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Avascular necrosis is a condition in which bone tissue dies because of the absence of a blood supply. This condition, also called osteonecrosis or ischemic bone necrosis, has several potential causes, including joint injury, blood vessel damage and certain other medical conditions. The most common avascular necrosis treatment regimen includes medication and physical therapy. In some cases, surgery might be required. Avascular necrosis treatment can not immediately reverse the damage that has been done to the affected bone, but it can replace a diseased joint or graft new bone into an area where bone has been depleted.
When bone tissue is affected by avascular necrosis, bone cells, which are called osteocytes, begin to die off. This leads to the formation of tiny cracks within the bone matrix. If this condition is not treated, the progressive depletion of bone tissue eventually can cause the bone to collapse entirely. The most common joints to be affected are the shoulder, hip and knee. Symptoms include joint pain and loss of mobility, eventually leading to bone collapse and disability if not treated.
Although this condition is most often caused by an injury to the bone or damage or disease of blood vessels feeding the bone, there are other possible causes. These include long-term use of corticosteroids and chronic alcohol abuse. Other risk factors include diabetes, human immunodeficiency virus (HIV), lupus erythematosus, sickle cell disease and undergoing chemotherapy or radiation therapy for cancer treatment.
The primary goal of avascular necrosis treatment is to prevent further depletion of bone tissue. An additional goal is to restore lost joint function whenever possible. Generally, treatment is more conservative when the disease is diagnosed early, and treatment is likely to include surgery only when there are no other alternatives.
The most common avascular necrosis treatment for the early stages of the disease is medication. Medications commonly used include non-steroidal anti-inflammatory drugs (NSAIDs) such as ibuprofen for mild pain and inflammation. If pain and inflammation does not respond to over-the-counter medication, prescription NSAIDs might be used. Early indications for other medication use suggest that osteoporosis medications such as bisphosphonates might be useful for the treatment of avascular necrosis.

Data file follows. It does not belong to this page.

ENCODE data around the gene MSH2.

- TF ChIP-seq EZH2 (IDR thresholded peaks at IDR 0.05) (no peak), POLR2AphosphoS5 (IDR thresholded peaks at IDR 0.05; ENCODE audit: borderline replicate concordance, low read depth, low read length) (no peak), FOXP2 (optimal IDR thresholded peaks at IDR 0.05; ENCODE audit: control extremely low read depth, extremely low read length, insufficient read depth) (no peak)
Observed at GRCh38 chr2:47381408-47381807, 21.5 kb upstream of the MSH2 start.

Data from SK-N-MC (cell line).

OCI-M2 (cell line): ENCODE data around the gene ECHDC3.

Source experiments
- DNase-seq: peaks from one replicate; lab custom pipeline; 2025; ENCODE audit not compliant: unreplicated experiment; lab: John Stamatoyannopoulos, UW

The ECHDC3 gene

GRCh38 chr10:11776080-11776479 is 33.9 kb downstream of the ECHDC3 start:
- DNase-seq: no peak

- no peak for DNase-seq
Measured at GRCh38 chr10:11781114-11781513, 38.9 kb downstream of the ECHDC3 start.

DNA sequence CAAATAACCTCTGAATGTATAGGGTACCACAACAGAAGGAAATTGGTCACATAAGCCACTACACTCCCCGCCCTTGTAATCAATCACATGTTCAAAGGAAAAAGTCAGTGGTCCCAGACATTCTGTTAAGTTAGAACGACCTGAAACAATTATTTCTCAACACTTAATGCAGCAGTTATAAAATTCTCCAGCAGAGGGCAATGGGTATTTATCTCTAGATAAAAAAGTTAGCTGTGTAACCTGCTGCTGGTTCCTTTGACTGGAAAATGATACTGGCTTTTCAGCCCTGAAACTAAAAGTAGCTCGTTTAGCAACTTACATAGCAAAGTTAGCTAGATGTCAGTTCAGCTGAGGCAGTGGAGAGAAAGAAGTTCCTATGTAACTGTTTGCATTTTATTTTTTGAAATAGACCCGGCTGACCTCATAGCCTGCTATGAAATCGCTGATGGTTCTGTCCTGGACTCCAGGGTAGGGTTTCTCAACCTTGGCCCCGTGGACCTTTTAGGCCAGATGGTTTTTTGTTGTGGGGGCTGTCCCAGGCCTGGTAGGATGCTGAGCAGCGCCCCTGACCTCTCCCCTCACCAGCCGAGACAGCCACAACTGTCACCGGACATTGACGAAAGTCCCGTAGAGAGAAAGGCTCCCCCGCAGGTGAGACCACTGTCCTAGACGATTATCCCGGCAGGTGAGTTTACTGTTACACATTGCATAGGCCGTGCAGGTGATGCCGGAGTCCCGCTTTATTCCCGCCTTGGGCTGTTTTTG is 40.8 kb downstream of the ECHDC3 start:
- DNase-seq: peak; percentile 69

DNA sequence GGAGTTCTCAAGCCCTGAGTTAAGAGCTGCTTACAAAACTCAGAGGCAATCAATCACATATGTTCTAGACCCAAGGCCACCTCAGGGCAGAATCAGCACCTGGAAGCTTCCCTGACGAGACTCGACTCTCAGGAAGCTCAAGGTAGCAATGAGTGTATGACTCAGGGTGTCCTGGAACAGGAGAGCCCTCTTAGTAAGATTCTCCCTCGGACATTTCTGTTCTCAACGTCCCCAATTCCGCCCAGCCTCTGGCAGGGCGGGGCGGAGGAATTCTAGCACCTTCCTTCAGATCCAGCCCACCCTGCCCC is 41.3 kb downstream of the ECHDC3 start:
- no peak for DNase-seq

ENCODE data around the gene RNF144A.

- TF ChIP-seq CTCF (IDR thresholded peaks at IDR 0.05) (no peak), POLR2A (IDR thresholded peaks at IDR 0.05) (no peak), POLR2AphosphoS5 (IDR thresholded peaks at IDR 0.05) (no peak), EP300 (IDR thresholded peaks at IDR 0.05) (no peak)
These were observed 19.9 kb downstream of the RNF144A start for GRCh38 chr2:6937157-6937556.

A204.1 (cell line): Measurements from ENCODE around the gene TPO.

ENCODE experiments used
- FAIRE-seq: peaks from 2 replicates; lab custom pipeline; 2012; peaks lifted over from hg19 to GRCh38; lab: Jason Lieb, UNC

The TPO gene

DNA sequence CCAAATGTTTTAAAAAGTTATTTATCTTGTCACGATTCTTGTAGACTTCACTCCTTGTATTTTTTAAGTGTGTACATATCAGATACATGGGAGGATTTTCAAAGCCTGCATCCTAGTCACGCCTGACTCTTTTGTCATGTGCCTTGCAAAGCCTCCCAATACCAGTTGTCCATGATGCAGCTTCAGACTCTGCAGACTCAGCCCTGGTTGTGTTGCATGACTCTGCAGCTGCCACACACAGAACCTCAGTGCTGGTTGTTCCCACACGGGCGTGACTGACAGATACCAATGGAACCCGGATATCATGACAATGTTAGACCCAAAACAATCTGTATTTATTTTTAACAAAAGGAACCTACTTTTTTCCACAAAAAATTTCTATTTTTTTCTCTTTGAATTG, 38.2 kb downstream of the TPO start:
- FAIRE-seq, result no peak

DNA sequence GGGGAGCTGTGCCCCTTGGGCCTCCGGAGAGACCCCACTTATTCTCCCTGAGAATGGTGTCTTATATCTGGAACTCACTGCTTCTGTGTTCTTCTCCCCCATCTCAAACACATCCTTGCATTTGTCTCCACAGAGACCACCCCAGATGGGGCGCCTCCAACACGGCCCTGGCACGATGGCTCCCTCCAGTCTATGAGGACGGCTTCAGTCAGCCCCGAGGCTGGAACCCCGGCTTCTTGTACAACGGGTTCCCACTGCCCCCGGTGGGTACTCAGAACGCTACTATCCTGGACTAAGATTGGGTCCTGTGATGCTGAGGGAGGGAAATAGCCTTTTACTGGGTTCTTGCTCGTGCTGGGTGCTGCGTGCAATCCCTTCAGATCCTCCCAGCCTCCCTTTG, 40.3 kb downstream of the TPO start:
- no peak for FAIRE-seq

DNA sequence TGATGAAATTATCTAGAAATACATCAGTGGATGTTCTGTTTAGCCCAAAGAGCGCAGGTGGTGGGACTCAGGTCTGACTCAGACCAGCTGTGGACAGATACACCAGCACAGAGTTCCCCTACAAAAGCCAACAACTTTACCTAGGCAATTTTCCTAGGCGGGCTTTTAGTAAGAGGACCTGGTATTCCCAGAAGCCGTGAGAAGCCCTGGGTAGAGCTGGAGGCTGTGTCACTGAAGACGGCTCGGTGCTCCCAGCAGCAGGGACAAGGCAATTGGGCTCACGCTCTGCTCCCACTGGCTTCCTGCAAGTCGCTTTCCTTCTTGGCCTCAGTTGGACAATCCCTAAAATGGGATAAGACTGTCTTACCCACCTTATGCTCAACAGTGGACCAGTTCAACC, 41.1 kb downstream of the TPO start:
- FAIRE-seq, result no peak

Early-stage avascular necrosis treatment also includes physical therapy to help improve joint mobility. Newly diagnosed patients often work with a physical therapist to learn how to do exercises to increase the joint’s range of motion and to strengthen muscles to reduce joint strain. Resting the affected joint as much as possible also is important to help reduce the rate of bone depletion caused by the disease.
If the disease progresses or is diagnosed late, treatment often includes surgery. Surgical procedures include reshaping of bone to reduce joint and long bone stress, joint replacement or bone transplant. The success of surgery typically depends on whether the disease has been diagnosed early enough that bone health can be improved. Even though surgery often is successful, no treatments can as yet halt the progression of the disease or altogether prevent eventual bone destruction.
I had a tooth extraction and the dentist said you have necrosis. what does that mean?
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